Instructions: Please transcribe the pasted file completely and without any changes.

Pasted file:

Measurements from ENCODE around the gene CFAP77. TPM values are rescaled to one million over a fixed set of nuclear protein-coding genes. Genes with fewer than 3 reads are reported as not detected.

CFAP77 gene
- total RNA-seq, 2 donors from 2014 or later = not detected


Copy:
Measurements from ENCODE around the gene CFAP77. TPM values are rescaled to one million over a fixed set of nuclear protein-coding genes. Genes with fewer than 3 reads are reported as not detected.

CFAP77 gene
- total RNA-seq, 2 donors from 2014 or later = not detected